When considering hazardous occupations, a veterinary surgeon seems the least likely to feature on that list.
However, vets are among the professions with the highest suicide rates in some parts of the world, mainly due to worsening mental health conditions and high workload.
US-based online veterinary service provider Mascotte Health, which was founded this year, is making life easier for pet doctors as well as their clients through its platforms.
“In my last 15 years living in five different cities with my loyal 12-year-old chocolate Labrador, I witnessed the shortcomings of the current veterinary care system,” says Bora Hamamcioglu, the founder and chief executive of Mascotte Health.
“The model felt reactive, disconnected, and left both veterinary professionals and pet owners frustrated,” Mr Hamamcioglu says.
His start-up offers veterinary clinics tech-enabled support infrastructure solutions that allow them to streamline crucial tasks such as assessing cases, booking appointments, and offering care to pet owners.
“We came up with the idea for Mascotte Health because we saw a problem in the way veterinarians run their clinics. They often struggle with old-fashioned methods that make it hard to grow their business,” Mr Hamamcioglu says.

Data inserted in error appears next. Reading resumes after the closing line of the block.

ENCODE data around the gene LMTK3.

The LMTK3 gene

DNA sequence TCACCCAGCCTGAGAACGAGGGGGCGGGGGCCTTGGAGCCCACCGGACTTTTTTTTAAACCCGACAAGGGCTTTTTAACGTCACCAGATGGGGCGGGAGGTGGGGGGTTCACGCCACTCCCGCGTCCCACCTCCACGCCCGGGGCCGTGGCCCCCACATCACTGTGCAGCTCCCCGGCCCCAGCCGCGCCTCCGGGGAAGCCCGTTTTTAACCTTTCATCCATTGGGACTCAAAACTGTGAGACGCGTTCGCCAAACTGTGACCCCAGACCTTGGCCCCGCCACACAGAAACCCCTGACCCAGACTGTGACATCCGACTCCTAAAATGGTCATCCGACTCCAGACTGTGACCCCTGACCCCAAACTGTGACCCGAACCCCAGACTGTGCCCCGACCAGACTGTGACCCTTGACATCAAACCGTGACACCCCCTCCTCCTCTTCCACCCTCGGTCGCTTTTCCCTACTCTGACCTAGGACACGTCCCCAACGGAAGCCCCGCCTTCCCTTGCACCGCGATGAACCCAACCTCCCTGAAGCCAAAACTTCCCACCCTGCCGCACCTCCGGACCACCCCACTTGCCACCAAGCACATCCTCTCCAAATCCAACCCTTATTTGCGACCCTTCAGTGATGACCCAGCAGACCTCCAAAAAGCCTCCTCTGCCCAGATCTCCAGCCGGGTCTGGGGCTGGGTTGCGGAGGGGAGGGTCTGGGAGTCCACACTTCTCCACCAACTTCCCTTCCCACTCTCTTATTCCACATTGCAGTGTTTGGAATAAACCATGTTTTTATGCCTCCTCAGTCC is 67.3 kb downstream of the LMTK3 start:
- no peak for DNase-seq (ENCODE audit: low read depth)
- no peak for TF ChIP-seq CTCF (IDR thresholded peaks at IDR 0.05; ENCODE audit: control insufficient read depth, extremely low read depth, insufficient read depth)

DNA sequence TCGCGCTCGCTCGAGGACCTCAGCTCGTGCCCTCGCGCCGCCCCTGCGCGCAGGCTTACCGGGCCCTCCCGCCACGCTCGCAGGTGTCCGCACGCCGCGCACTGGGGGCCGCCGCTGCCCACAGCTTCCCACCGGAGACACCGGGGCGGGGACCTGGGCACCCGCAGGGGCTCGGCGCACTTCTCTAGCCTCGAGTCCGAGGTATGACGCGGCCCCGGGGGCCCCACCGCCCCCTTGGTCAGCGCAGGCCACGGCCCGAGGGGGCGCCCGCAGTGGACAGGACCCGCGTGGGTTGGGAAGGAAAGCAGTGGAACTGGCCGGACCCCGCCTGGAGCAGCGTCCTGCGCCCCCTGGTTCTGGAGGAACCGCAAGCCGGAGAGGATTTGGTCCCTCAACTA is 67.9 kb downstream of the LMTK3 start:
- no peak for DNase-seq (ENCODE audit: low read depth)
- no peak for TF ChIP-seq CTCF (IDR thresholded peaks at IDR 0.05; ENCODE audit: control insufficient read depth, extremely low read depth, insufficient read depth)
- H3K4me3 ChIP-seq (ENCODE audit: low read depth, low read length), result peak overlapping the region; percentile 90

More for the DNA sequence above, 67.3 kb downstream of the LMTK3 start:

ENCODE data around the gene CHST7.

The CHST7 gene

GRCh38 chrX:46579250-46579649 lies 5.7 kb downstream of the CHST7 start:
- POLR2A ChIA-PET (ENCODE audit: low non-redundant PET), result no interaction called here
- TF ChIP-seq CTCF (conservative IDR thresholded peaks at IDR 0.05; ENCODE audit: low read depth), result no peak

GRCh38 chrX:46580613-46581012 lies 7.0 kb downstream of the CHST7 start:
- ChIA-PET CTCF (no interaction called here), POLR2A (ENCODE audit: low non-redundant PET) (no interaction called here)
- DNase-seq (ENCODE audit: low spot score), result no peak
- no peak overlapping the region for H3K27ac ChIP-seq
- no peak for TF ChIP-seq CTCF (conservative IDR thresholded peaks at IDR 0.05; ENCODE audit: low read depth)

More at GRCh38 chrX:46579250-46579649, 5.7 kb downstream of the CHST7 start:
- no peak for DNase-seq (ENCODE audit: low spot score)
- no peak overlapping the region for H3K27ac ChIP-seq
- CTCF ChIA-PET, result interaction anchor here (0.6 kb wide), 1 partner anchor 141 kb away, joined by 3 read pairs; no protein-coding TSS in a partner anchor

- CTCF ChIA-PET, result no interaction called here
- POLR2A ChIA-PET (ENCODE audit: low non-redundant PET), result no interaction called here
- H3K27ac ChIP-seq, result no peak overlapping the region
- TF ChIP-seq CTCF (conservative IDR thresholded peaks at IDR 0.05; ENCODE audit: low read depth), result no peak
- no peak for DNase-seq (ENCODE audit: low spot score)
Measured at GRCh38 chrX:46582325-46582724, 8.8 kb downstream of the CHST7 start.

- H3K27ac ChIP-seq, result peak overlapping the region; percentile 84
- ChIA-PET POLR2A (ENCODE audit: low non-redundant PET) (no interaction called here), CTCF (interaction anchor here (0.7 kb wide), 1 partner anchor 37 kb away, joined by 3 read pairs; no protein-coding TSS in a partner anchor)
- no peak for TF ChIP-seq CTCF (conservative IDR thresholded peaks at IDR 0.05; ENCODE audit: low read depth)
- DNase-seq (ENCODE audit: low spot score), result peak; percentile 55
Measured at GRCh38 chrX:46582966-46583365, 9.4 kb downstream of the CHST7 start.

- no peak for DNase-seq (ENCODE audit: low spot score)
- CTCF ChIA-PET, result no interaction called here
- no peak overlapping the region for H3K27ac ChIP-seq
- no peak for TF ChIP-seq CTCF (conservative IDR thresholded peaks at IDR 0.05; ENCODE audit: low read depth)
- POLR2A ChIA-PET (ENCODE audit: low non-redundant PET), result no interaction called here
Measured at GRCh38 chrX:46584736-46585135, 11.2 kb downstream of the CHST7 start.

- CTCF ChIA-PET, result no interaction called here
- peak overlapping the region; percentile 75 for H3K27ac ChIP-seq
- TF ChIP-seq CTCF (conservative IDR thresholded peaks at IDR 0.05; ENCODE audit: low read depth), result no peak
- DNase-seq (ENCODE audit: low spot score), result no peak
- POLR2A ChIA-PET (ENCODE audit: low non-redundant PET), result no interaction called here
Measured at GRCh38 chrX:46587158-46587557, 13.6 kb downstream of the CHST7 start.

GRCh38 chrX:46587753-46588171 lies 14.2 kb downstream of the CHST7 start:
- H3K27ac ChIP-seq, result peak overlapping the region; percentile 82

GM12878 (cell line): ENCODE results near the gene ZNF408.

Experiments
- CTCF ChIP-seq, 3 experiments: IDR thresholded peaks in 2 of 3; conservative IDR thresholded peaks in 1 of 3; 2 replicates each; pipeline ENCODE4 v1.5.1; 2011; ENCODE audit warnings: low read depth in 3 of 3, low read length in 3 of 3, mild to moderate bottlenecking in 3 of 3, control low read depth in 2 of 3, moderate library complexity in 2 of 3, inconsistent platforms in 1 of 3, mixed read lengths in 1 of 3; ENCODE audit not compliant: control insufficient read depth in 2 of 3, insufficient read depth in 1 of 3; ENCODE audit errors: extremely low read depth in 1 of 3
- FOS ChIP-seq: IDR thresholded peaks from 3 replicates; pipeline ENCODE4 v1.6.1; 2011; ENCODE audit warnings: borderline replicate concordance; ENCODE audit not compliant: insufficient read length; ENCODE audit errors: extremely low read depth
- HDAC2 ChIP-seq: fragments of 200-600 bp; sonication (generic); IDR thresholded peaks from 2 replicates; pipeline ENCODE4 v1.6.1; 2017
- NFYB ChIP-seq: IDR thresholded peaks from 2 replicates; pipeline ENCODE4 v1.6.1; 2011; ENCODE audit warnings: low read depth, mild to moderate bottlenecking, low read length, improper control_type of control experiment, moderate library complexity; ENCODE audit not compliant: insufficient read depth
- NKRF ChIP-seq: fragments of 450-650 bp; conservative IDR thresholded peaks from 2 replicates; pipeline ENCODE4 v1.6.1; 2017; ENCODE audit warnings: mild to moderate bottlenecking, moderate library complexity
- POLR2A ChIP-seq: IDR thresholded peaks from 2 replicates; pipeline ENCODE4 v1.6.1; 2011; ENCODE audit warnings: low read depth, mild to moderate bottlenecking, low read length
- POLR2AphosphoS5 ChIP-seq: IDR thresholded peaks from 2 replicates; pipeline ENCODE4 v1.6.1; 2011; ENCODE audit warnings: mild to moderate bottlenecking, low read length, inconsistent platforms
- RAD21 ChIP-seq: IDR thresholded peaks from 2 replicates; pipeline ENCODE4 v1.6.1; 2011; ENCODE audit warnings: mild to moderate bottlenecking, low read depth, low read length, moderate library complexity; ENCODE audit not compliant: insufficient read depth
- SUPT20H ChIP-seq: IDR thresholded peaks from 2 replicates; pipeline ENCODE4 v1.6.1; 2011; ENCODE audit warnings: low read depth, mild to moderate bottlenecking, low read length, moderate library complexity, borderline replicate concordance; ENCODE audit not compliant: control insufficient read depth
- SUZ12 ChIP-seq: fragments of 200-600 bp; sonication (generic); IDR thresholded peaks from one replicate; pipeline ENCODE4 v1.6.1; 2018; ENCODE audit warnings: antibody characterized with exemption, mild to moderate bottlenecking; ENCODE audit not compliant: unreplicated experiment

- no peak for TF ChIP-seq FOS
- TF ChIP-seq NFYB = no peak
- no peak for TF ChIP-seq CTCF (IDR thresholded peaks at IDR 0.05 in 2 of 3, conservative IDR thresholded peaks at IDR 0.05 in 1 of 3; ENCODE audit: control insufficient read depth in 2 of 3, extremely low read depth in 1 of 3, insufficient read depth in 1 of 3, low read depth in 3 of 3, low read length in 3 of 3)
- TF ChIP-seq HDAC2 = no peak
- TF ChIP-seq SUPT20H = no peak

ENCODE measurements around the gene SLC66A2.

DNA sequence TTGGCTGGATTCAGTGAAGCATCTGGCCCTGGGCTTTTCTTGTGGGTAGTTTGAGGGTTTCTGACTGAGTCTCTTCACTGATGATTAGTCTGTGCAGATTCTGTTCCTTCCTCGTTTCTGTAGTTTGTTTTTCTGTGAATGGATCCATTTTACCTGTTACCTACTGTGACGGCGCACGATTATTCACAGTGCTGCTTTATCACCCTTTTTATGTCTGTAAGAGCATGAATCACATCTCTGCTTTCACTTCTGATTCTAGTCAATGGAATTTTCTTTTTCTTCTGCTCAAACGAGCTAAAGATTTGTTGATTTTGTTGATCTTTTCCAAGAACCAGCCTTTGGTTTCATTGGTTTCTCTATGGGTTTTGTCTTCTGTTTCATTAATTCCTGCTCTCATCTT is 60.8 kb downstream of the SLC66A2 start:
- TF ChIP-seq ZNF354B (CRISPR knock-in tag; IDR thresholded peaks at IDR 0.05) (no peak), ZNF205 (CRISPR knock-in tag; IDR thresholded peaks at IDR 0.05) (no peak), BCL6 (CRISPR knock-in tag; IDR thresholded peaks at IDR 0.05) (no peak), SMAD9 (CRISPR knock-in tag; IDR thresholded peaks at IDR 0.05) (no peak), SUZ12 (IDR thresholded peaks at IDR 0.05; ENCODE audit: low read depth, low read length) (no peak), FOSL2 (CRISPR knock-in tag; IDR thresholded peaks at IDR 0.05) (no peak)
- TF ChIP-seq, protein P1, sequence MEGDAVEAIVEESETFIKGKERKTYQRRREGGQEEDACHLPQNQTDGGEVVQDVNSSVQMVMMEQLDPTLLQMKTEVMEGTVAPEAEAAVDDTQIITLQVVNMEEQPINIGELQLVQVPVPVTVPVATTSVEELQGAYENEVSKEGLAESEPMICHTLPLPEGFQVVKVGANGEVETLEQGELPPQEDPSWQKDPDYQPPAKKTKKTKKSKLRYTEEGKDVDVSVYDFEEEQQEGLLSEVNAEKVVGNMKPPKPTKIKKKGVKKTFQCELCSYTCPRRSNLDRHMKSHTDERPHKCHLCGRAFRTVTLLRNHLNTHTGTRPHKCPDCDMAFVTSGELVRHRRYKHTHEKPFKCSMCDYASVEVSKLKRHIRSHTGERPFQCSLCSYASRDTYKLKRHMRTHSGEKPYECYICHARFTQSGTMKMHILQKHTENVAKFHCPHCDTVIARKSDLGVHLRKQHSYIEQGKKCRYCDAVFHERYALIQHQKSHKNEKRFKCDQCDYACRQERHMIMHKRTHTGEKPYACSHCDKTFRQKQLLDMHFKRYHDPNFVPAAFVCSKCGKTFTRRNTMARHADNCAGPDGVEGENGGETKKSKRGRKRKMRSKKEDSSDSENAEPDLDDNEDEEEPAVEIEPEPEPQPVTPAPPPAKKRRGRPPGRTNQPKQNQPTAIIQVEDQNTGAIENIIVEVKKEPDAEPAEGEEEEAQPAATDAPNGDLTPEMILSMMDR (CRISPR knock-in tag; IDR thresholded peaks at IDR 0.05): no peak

“Our goal is to let vets be vets, so they can concentrate on taking care of animals instead of dealing with all the business stuff.”
Mascotte Health, which generates revenue by charging vet clinics a subscription fee, declined to reveal its projections for the next few years.
The company is close to launching a new consumer-facing platform that will provide pet owners with “round-the-clock” connected care.
“In the coming months, we plan to begin testing the app with a select group in a closed beta phase,” the start-up founder says.
The app is set to debut in the US, with plans to roll out in the UAE in 2024.
The new platform will not feature an AI chatbot as pet owners value the “personal connection” and prefer interacting with real humans, Mr Hamamcioglu says.